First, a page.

Tonight and tomorrow, Facebook-CEO Mark Zuckerberg will answer questions of a US Congress committee on the Facebook/Cambridge Analytica scandal. However, Zuckerberg declined an invitation to the UK House of Commons. Therefore, Sven Giegold and Jan Philipp Albrecht wrote to European Parliament President Antonio Tajani that the Parliament should insist on inviting Mark Zuckerberg personally to the hearing organised by the Committee on Civil Liberties, Justice and Home Affairs (LIBE) and the Committee on Constitutional Affairs (AFCO).
Sven Giegold, the European Parliament’s rapporteur for transparency, accountability and integrity, comments:
“The European Parliament must insist that 500 million EU citizens receive answers from Mark Zuckerberg. European Facebook users and citizens must not be treated as second class by Zuckerberg. Who answers the US Congress must also appear in front of Parliaments in Europe. European citizens deserve answers on the misuse of facebook for political campaigning during elections in Europe and the Brexit referendum.
The Facebook scandal could have played in the Brexit referendum results, election campaigns in the Czech Republic and possibly in more EU member states. These allegations go far beyond the issue of protection of personal data and the regulation of online companies. They go to the heart of democracy: the legitimacy of democratic votes.”
BACKGROUND: our letter to European Parliament president Tajani
Dear President Tajani,
Facebook Chairman and Chief Executive Officer Mark Zuckerberg testifies tonight in a hearing before the United States House of Representatives Committee on Energy and Commerce. In Mr Zuckerberg’s written testimony to the US Congress, published in advance at http://docs.house.gov/meetings/IF/IF00/20180411/108090/HHRG-115-IF00-Wstate-ZuckerbergM-20180411.pdf he elaborates on the misuse of Facebook by Cambridge Analytica and Russian interference in US elections. While US citizens will receive some answers on questions concerning threats to their democracy, Mr Zuckerberg does not elaborate on questions as to the role the Facebook scandal could have played in the Brexit referendum results, election campaigns in the Czech Republic and possibly in more EU member states. These allegations go largely beyond the issue of personal data protection and online companies regulation. They go to the heart of democracy: the legitimacy of democratic votes. In the case of the Brexit referendum, given the narrow gap between the remainers and the brexiters, they demonstrate that a private company may have, by breaching some fundamental rules, influenced the issue of one of the recent most important votes for the future of the EU and of the UK citizens.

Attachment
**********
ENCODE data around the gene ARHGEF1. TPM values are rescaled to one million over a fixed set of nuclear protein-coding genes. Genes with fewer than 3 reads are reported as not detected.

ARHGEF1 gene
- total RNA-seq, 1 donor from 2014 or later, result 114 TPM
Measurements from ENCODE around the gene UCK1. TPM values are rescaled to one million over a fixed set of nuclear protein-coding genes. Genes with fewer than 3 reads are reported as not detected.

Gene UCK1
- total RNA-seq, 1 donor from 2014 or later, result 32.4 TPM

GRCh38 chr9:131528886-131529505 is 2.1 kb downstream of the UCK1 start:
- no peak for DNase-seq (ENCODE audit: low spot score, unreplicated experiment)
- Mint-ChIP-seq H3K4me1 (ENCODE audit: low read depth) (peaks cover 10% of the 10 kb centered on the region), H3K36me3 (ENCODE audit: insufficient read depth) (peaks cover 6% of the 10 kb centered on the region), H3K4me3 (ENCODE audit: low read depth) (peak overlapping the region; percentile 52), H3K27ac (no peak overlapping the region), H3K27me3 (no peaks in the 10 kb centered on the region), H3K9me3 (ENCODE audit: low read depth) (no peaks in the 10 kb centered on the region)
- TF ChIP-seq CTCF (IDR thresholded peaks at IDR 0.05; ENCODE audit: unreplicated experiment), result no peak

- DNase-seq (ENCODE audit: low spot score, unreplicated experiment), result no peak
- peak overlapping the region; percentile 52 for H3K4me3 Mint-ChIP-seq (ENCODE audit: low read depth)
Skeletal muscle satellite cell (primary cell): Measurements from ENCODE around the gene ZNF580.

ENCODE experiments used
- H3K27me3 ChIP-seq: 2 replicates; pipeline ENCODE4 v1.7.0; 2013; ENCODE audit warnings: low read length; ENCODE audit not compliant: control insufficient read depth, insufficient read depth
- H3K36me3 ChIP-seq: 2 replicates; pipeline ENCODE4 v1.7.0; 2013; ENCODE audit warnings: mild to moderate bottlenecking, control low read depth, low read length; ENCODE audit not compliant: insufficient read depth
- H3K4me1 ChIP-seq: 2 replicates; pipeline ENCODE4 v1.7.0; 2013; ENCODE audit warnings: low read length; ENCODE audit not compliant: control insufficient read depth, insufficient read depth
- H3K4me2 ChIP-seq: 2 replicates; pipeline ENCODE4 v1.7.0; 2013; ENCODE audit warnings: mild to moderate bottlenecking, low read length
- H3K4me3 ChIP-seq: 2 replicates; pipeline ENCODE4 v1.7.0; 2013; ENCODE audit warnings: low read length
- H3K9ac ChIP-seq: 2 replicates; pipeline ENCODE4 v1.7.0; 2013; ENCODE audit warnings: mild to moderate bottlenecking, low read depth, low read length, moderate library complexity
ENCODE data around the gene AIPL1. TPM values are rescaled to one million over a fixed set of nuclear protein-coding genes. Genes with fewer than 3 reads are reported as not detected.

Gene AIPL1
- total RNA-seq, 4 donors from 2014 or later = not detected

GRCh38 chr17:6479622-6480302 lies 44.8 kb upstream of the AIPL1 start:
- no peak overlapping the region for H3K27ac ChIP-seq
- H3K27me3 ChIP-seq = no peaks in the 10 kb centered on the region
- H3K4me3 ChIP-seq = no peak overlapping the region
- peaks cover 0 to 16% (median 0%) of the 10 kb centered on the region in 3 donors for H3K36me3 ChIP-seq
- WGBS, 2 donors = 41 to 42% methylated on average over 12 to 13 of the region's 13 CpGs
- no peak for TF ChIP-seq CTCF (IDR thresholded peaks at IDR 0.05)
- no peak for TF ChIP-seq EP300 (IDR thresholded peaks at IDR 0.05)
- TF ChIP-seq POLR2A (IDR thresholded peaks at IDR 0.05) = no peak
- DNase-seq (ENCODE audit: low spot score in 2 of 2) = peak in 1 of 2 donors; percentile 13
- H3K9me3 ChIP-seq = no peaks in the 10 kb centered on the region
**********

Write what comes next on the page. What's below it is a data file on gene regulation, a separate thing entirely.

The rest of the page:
Our European Parliament is already planning a hearing by the Committee on Civil Liberties, Justice and Home Affairs (LIBE) and the Committee on Constitutional Affairs (AFCO) on the Facebook/Cambridge Analytica scandal. For this upcoming hearing, we would like to insist to invite Mark Zuckerberg personally. European citizens have a right to know what Cambridge Analytica has done precisely. Facebook has to explain how exactly their platform was and is being used for political campaigning purposes. Mr Zuckerberg rightly states in his written testimony for the US Congress that he is the most responsible person to give these answers. To the US Congress he writes “I started Facebook, I run it, and I’m responsible for what happens here.”
European Facebook users and citizens should not be treated as second class. Unfortunately, while agreeing with the US Congress invitation, Mr Zuckerberg declined the invitation by the UK House of Commons. The European Parliament should insist that 500 million European citizens receive answers on the integrity of our elections in Europe, the Brexit referendum and our European democracy.
With kind regards
Jan Philipp Albrecht